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This Note explores two competing interpretations: (1) that so long as the criminal act underlying the civil RICO suit falls within a FSIA exception, the sovereign may not raise immunity, and (2) that absent a grant of criminal jurisdiction, a foreign sovereign is not amenable to suit in a civil RICO claim. This Note asserts that the courts should find foreign sovereigns immune from civil RICO suits.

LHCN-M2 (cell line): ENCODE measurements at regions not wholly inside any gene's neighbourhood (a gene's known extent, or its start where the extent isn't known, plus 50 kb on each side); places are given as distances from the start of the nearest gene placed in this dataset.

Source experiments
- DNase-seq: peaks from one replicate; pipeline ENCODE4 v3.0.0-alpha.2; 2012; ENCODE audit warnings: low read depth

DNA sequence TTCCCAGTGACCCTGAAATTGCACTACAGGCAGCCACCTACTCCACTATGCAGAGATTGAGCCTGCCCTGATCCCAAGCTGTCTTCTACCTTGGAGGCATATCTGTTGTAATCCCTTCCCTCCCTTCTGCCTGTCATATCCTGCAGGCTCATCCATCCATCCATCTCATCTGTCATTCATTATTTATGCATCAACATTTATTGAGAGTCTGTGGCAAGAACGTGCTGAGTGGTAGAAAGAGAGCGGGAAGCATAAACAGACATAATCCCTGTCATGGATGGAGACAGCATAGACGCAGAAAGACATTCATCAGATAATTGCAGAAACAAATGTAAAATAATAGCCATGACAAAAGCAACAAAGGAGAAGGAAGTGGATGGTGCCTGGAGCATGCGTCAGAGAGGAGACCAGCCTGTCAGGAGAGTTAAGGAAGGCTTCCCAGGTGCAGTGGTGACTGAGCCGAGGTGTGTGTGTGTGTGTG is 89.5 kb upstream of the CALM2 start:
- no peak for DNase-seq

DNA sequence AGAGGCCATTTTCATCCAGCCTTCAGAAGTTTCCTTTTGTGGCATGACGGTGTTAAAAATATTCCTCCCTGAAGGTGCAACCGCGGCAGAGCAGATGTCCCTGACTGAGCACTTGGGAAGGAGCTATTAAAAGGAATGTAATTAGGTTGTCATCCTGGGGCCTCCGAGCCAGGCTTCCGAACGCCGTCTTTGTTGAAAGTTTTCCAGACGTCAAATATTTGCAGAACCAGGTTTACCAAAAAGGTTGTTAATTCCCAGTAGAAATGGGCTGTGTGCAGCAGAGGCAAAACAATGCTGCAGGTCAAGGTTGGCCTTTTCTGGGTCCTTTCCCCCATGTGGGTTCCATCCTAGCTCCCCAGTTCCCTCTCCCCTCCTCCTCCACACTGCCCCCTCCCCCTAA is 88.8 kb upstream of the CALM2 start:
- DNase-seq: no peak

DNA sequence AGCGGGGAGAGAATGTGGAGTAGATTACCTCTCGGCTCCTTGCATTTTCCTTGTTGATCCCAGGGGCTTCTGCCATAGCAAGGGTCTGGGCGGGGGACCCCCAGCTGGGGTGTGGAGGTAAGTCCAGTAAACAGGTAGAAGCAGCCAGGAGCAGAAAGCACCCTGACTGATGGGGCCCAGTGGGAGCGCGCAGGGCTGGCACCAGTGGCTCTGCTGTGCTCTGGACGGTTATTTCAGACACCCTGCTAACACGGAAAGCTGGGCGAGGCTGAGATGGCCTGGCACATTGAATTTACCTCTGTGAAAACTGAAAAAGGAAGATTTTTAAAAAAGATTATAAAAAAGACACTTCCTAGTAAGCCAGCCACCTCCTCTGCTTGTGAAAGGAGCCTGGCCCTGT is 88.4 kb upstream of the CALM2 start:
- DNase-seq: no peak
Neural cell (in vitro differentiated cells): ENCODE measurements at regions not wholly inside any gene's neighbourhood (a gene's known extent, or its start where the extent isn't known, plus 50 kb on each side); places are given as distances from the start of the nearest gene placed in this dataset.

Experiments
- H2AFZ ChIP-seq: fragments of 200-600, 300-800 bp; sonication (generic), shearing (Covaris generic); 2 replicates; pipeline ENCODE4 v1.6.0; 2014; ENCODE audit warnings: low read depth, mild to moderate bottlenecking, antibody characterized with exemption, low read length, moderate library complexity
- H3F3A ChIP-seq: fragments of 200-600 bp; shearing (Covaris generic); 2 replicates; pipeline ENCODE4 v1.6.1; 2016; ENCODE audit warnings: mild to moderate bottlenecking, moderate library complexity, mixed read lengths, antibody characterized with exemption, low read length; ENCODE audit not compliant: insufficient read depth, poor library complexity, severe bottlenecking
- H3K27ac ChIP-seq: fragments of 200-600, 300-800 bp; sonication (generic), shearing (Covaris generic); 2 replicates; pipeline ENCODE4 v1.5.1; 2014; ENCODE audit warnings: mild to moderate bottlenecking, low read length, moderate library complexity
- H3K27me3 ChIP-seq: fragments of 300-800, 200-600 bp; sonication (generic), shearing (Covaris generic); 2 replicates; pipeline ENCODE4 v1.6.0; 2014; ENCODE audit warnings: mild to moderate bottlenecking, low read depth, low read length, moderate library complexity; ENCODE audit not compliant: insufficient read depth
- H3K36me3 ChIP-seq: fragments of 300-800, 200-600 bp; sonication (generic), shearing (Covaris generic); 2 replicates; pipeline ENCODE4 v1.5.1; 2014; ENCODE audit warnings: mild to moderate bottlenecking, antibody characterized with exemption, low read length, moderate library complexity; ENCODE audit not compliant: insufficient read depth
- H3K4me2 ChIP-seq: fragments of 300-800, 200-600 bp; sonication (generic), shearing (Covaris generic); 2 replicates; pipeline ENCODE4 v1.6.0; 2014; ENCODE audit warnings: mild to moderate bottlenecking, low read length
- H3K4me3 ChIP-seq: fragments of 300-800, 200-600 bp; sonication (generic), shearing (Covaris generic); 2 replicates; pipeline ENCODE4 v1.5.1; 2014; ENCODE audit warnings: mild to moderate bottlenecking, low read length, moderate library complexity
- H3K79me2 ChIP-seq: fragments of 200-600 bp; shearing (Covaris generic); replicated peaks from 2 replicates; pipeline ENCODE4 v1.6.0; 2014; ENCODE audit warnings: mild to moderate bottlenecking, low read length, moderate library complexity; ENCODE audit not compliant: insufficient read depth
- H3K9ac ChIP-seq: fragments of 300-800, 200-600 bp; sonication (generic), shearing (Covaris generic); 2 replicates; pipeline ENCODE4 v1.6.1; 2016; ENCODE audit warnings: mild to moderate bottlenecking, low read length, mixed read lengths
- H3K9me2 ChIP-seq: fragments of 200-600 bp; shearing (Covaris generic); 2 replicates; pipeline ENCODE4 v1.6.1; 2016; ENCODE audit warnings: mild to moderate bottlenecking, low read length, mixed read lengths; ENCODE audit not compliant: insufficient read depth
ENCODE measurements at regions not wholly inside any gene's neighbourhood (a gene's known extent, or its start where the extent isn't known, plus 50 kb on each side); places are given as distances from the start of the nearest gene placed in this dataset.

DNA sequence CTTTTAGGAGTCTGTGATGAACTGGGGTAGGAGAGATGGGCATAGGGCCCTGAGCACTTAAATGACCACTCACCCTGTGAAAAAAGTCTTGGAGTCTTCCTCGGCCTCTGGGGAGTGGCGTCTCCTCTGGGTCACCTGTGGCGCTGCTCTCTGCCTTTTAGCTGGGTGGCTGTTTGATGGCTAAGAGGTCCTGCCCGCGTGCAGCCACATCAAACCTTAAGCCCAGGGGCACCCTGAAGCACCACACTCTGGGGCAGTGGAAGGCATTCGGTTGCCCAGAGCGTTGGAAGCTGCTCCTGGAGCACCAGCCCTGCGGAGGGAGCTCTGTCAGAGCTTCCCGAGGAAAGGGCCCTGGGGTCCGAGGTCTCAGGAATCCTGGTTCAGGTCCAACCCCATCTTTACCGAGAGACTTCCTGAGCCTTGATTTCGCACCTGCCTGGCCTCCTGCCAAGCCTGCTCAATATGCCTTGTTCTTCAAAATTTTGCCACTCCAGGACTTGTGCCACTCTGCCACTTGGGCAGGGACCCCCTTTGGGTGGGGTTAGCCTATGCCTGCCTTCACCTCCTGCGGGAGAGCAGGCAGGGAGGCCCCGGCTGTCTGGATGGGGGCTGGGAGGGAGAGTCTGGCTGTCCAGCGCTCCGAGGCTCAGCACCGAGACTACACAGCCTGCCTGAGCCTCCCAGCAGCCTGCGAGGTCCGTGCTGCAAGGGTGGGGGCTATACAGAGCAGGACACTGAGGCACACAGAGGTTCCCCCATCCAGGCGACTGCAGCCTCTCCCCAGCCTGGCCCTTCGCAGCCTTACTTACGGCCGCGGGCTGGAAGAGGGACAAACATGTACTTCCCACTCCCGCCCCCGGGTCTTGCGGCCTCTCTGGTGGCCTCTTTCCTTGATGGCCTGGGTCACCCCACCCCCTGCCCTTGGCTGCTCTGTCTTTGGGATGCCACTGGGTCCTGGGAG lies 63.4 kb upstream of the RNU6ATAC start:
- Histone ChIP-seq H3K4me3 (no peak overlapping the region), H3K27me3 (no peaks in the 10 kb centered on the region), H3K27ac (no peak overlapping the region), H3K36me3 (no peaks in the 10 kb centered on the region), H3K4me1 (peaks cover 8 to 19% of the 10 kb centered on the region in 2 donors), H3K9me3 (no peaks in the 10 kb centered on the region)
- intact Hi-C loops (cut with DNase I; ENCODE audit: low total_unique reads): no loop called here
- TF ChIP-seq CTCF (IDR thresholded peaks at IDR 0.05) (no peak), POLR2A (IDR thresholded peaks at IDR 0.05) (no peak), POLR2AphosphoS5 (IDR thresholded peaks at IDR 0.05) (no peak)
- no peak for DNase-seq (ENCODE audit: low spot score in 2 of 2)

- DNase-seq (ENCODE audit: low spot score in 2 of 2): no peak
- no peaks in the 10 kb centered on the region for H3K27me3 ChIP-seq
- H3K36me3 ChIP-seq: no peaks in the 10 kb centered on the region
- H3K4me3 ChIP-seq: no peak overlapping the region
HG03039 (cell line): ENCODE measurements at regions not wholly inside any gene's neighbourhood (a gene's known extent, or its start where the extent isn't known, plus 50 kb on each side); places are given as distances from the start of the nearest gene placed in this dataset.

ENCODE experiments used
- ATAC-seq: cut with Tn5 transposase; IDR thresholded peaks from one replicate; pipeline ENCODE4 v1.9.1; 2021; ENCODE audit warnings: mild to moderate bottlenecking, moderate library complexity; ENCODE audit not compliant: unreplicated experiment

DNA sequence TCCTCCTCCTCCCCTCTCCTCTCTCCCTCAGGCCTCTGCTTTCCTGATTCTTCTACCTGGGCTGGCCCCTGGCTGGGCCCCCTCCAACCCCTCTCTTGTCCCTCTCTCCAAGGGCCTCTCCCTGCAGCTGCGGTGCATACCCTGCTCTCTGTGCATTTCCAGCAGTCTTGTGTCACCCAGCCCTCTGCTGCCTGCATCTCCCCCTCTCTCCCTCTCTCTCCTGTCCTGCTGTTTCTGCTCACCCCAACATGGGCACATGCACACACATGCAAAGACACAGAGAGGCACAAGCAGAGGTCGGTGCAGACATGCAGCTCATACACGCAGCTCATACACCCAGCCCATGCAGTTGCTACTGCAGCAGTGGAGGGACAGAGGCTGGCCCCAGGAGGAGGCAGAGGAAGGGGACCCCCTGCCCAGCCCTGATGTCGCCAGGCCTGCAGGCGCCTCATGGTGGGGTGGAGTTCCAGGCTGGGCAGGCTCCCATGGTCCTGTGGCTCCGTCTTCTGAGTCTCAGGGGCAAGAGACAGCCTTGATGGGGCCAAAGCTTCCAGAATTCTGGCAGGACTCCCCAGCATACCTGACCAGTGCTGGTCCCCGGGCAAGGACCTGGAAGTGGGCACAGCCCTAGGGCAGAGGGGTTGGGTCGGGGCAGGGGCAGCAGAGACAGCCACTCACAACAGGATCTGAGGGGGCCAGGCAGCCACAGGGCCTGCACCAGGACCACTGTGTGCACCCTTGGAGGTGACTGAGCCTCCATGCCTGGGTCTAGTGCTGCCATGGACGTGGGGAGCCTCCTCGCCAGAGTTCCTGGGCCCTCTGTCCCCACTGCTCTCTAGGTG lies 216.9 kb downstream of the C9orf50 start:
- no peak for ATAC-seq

Exploring the two FSIA interpretations requires an understanding of both statutes. To better understand FSIA’s framework, Part I discusses the underlying theories of immunity that gave rise to its development, as well as the congressional intent behind it. To illustrate civil RICO’s quasi-criminal nature, Part I also sketches the development of RICO. Part II explores the two competing interpretations of RICO in light of FSIA by detailing two circuit court cases with substantially similar facts yet diverging outcomes: Southway v. Central Bank of Nigeria and Keller v. Central Bank of Nigeria. Part II also briefly examines the dispositions of other courts on civil RICO claims brought under FSIA. Finally, Part III analyzes the diverging arguments in light of the statutory text, case law, international law, and policy considerations. Part III argues that granting immunity in civil RICO claims better reconciles FSIA’s text and purpose, and better aligns U.S. practice with international law. Part III concludes that, in light of policy concerns, courts should refrain from exercising jurisdiction over foreign sovereigns in civil RICO claims.



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